Effective information management technology is workflow integrated and mutually streamlined. It is manageable, accessible and transparent to all constituents involved in practice management. The technology solution must integrate well into the workflow of how physicians work and how the imaging center or practice wants to operate. Effective information is obtainable in real time. It must provide a throughput, allowing the practice to monitor all elements from the initial patient appointment to the final bill at any given time. Quality must be measurable to ensure future referrals. Reimbursement schedules must be monitored to ensure profitability.
IT and good strategic planning improves productivity of all personnel, increases profitability and maximizes patient flow, with efficient billing and collections.
White says many things can impact a practice. Data mining and analytics software is a mitigating factor that can identify issues and provide a template for improvement. He has outlined a ten-point plan that medical practices and imaging centers can use to ensure better business, efficiency and more satisfaction using Fusion Practice Analysis. This includes:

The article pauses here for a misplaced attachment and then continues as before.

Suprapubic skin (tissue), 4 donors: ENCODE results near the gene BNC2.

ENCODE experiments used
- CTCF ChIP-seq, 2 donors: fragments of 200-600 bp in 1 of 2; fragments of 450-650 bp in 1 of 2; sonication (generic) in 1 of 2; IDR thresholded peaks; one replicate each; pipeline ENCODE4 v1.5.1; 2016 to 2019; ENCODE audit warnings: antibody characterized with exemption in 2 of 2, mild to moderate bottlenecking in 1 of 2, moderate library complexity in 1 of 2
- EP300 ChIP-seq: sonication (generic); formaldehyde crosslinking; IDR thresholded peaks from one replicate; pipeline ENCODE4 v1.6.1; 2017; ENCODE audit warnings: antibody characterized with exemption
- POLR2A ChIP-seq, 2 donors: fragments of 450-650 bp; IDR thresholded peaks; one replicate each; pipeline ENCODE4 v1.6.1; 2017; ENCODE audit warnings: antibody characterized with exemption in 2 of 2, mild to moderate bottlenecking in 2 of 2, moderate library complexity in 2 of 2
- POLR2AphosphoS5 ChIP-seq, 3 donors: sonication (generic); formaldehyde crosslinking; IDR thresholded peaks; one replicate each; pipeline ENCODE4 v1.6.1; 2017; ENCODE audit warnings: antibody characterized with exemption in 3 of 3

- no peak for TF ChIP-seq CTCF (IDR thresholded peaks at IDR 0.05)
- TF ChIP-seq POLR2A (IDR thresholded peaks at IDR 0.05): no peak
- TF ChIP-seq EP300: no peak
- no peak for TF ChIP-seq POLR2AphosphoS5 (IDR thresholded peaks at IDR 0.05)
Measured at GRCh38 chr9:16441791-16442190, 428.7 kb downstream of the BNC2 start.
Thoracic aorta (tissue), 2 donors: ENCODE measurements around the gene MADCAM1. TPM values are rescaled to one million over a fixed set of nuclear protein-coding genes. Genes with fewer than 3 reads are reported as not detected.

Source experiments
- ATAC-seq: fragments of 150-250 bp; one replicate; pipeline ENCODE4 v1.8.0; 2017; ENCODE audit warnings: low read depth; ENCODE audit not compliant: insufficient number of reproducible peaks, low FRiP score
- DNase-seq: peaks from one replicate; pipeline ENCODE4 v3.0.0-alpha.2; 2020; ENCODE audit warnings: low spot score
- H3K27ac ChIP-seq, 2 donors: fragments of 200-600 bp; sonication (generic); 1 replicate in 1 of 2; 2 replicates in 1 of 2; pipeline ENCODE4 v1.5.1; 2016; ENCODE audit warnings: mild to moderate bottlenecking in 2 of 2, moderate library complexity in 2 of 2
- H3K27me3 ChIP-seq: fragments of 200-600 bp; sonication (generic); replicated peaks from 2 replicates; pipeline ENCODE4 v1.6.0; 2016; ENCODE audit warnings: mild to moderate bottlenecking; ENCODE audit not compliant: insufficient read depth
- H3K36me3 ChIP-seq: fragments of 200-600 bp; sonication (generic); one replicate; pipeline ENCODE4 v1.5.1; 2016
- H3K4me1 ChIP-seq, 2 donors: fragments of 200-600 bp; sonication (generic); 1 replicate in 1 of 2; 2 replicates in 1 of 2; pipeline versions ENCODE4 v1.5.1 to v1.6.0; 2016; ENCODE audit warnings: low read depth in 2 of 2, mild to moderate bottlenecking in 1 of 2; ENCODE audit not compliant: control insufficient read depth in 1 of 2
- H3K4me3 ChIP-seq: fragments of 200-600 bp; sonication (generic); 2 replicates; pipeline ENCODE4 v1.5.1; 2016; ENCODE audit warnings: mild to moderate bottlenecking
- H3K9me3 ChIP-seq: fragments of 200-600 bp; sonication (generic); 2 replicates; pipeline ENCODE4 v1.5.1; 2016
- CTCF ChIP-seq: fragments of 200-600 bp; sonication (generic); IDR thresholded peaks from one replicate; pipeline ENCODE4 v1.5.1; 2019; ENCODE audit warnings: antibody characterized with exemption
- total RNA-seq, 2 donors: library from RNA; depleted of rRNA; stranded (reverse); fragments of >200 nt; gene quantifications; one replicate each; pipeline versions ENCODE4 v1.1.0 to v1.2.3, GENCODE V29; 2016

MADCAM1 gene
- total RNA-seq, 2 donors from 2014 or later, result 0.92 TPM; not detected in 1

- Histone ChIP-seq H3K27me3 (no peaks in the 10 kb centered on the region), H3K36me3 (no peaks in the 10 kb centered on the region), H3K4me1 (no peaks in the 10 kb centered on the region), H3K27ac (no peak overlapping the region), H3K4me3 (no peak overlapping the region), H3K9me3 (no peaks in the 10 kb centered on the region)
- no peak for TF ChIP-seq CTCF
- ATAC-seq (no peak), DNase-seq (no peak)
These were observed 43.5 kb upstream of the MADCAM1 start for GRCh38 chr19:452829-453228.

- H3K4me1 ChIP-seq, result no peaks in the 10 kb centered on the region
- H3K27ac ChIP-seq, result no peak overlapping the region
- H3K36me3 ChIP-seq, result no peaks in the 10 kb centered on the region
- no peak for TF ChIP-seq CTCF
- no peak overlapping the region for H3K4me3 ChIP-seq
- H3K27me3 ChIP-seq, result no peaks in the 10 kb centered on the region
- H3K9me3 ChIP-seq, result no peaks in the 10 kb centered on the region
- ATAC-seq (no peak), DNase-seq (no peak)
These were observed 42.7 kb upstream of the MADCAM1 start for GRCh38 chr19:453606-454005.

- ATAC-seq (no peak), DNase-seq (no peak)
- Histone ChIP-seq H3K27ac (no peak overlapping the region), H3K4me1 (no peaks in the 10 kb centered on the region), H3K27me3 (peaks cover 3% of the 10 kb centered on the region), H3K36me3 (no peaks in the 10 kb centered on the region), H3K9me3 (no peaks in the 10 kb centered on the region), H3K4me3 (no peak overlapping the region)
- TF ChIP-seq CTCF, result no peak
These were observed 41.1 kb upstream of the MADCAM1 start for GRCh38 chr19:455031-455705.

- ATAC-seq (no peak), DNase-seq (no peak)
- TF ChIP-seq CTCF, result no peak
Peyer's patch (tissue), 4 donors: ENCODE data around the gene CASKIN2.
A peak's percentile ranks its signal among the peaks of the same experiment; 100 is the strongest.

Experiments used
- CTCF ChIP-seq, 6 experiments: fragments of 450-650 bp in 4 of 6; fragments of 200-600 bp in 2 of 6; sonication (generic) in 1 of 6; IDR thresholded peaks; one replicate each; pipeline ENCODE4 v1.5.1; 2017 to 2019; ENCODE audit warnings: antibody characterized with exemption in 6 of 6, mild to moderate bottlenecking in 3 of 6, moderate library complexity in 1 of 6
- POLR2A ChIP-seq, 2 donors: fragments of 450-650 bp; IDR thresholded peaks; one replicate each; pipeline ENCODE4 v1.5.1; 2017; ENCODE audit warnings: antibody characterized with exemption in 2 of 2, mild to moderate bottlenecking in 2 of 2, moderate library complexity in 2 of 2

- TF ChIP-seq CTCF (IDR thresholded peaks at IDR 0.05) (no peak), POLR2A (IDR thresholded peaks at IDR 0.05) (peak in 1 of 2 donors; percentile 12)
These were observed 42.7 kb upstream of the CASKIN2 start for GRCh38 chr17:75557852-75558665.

1. Measuring the true trends that impact the number of chargeable exams
2. Effective time analysis to maximize the number of patients seen
3. Analyzing referring physician trends
4. Analyzing referrals by market or geographic segment
5. Analyzing workforce performance
6. Measuring the output of the practice by evaluating productivity
7. Monitoring the number of unfinished exams
8. Tracking receivables and reimbursement schedules
9. Tracking total patient times and streamlining workflow
10. Tracking the time it takes to get a report back to the referring physician

Poor Document Management Can Be Costly
Many medical practices are unable to effectively track their data. They have it, they file it. They don’t know how to maximize it. How do they retrieve a file when there is a specific question or legal request? That is a big concern. HIPAA and other federal regulations mandate effective information management. Compliance is crucial to an organization’s survival. Time is of the essence if there is an audit or data is requested within a specific timeframe. Failure to do so results in fines.